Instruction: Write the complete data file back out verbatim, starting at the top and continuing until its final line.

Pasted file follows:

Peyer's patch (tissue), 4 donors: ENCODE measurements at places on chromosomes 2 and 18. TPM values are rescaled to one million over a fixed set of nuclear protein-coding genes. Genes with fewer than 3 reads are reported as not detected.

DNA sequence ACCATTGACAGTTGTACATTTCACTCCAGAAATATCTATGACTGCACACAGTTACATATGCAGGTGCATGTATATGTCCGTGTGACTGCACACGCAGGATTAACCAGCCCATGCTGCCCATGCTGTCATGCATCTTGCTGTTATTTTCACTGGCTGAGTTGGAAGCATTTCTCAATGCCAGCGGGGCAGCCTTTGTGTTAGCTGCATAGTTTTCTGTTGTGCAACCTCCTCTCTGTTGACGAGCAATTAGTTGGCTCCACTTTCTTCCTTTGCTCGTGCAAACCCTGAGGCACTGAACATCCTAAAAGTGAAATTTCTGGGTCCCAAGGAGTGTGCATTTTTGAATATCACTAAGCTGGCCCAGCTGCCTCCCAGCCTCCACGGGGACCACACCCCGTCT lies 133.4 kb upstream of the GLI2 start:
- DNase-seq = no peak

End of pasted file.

Peyer's patch (tissue), 4 donors: ENCODE measurements at places on chromosomes 2 and 18. TPM values are rescaled to one million over a fixed set of nuclear protein-coding genes. Genes with fewer than 3 reads are reported as not detected.

DNA sequence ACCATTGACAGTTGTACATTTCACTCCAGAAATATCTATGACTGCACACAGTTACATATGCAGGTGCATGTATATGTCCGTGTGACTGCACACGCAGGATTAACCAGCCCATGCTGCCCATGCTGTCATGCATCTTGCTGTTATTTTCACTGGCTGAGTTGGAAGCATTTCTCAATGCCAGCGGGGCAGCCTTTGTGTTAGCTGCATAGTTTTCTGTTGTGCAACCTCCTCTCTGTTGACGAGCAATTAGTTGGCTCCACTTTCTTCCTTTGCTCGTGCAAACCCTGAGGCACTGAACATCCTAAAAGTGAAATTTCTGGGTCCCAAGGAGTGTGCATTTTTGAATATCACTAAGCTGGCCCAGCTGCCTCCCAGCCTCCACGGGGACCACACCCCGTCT lies 133.4 kb upstream of the GLI2 start:
- DNase-seq = no peak